Military secretaries happy about acquisition reforms, but want time to take a breath

At the beginning of the month, the Armed Services Committees received high marks for their procurement reform efforts from the military services’ acquisition chiefs. This week was more of the same, but with a few caveats from the civilian leaders of each military branch.

The input from the Army, Navy and Air Force secretaries is particularly notable considering Congress decentralized important buying decisions from the Defense Department to the service secretaries in previous reforms.

But while the leaders of the services seemed grateful for the new authorities, less red tape and new marketplaces, they also seem ready to take a step back and marinate on the flurry of new powers handed to them over the last three years.

“There’s some fascinating and interesting tools that we’re using and we are going to use and look forward to using, so thank you for those. I would ask for a stabilization period so that we can digest what we have and have the ability to come back to you if we need more, but right now the knife drawer looks full,” Navy Secretary Richard Spencer said, during the March 20 Housed Armed Services Committee hearing.

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That may cause Thornberry to rethink pushing for more acquisition reforms in the 2019 defense authorization bill, even though he already said he was considering adding more.

Air Force Secretary Heather Wilson was more critical of some of the reforms, but was still thankful for the overarching changes Congress made in the past.

“There’s several things we are taking advantage of. The other transaction authorities, prototyping and experimentation are tremendously valuable, as is the decision of Congress to push down to lower levels of authority, milestone decision authority. There are a few other things that I would say are strings attached that I think might be worth looking at,” Wilson said.

Wilson pointed out a few areas in costing and fielding estimates that still needed to go all the way up to the defense secretary for approval and could be better served, she said, at the service level.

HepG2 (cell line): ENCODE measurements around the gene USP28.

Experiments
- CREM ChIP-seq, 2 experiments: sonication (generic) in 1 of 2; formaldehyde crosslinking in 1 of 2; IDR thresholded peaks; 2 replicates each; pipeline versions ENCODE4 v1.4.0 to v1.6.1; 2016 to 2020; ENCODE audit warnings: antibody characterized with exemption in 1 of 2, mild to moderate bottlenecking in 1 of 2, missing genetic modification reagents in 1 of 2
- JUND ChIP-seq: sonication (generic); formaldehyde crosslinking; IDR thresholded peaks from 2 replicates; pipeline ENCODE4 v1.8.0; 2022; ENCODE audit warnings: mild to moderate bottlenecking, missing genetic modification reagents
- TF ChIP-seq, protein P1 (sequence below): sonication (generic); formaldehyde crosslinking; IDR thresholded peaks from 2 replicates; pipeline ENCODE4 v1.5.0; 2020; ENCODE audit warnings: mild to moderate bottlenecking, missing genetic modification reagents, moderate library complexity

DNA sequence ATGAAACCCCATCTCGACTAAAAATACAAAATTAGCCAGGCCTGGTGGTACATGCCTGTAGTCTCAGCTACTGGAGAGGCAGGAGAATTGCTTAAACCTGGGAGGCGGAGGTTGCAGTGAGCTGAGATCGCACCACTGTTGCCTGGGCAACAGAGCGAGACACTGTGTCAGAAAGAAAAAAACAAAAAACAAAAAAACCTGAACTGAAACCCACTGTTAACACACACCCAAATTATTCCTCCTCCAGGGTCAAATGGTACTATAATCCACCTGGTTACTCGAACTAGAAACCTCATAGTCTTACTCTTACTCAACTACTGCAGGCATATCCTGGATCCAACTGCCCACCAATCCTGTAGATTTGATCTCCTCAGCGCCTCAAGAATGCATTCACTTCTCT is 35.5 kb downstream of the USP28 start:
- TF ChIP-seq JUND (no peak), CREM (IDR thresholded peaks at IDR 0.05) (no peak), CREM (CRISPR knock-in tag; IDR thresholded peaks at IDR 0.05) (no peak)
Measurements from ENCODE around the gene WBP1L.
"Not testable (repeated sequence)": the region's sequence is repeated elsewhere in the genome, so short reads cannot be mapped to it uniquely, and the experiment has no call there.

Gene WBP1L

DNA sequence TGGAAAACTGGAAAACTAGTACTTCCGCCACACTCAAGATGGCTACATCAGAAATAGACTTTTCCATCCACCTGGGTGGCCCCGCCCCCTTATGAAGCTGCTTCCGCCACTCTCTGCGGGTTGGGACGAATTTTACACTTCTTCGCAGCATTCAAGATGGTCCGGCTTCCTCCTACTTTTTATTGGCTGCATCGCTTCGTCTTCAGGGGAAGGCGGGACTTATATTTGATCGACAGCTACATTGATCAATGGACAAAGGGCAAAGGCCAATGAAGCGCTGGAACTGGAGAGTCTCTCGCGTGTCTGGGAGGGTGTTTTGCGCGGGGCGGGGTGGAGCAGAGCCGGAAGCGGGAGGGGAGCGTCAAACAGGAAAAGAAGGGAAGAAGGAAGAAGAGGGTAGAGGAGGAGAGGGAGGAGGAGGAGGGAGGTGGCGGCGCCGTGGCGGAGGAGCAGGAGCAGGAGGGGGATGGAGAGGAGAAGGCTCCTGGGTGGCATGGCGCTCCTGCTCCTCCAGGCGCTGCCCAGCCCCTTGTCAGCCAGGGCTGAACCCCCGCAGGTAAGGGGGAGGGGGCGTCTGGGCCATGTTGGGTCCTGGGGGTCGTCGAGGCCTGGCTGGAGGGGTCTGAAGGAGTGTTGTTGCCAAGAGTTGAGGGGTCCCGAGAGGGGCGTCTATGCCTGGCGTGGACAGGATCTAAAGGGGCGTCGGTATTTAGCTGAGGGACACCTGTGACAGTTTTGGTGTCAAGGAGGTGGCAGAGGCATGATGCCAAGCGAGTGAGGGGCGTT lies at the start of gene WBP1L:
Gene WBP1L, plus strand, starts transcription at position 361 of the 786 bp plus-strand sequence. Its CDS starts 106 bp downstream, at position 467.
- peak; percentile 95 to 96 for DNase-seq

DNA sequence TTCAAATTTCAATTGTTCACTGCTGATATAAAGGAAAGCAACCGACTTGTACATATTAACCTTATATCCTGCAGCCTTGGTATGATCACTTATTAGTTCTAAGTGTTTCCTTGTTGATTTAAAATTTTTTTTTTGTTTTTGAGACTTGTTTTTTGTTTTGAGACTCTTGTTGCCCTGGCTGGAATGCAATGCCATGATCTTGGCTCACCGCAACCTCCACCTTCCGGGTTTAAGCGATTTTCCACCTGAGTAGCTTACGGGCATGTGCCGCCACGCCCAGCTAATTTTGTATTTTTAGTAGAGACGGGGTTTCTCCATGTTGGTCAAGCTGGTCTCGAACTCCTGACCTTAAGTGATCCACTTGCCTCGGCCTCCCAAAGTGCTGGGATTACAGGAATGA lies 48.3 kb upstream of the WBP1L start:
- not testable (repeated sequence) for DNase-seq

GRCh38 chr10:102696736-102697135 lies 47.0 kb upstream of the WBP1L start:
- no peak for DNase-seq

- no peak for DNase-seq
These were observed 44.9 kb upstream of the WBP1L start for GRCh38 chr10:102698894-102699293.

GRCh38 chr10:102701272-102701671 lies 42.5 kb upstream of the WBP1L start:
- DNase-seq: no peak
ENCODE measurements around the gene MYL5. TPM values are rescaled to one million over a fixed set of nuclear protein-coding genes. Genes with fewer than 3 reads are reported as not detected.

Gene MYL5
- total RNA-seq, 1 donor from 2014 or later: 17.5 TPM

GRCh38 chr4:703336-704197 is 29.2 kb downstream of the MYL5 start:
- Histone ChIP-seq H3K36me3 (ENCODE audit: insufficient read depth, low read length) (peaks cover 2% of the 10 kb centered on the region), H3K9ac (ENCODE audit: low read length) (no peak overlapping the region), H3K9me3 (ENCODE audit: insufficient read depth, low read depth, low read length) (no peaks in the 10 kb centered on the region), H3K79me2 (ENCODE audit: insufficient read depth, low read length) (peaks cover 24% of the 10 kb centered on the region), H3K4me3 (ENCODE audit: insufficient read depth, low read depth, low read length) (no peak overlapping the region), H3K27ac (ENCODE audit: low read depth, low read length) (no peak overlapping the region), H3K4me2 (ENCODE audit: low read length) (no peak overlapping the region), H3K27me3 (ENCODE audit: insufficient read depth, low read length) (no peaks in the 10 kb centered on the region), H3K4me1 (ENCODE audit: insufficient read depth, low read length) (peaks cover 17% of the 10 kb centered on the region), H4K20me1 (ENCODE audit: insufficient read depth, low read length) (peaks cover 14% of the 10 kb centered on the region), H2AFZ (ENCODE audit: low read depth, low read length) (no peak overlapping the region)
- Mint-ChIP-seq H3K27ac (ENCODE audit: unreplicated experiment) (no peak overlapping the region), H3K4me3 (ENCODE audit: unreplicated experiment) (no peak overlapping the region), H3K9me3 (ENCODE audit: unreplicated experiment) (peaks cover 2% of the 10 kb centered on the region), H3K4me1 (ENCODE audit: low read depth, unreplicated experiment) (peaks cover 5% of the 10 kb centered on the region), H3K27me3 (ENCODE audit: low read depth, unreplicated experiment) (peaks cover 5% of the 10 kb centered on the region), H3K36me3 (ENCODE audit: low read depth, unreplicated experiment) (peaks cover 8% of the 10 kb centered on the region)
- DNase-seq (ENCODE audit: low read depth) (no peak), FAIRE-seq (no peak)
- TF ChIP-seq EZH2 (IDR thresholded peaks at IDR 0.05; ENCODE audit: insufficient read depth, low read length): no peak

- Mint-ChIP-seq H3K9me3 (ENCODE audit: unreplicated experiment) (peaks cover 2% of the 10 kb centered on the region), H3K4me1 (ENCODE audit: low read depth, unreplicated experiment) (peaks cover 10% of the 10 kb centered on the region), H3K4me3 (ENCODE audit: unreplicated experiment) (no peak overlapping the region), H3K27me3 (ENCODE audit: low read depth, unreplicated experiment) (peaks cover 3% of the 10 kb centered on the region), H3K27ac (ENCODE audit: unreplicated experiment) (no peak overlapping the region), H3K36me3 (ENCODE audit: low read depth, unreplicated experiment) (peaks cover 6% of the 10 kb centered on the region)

An independent technical readiness assessment is going through the same issue, she said.

“All of these if you push authority down, but you still require some of the sub-decisions to go up the chain may not result in the speed that you really want,” Wilson said. “There are a few things we need to make sure the details get pushed to the milestone authorities.”

Wilson wasn’t the only one with tweaks for Thornberry’s acquisition reforms. The service acquisition chiefs had a few qualms as well when they testified before the House Armed Services Committee on March 7.

“Rapid acquisition … has a limitation on it. It says you can do zero to five years, but in zero to five years you have to be able to field a full set to the Army. The Army is very big. It makes it very difficult to use that,” Assistant Secretary of the Army for Acquisition, Logistics and Technology Bruce Jette said.

He added he’d like to change the requirement from fully fielded to initial operational capability to ease the restriction a bit.

“That would give me a lot more flexibility to apply it to a broader array of opportunities,” he said.

Jette said while Congress pushed more decision authority down to the services, they still have to run decisions back up to the deputy defense secretary, which takes extra time. Jette said he’d like to see that eased as well.

Assistant Secretary of the Navy for Research, Development and Acquisition James Geurts said there are some areas where there is conflicting guidance. Those are areas he said he would put in the “refinement” category for future bills.

Geurts also brought up the issue of decluttering legislation. He said there is a lot of legislation out there saying the same things, but with small changes between them.

Geurts said now that the military has had some time to work with the new acquisition changes, 2019 would be a good time to refine and declutter those issues.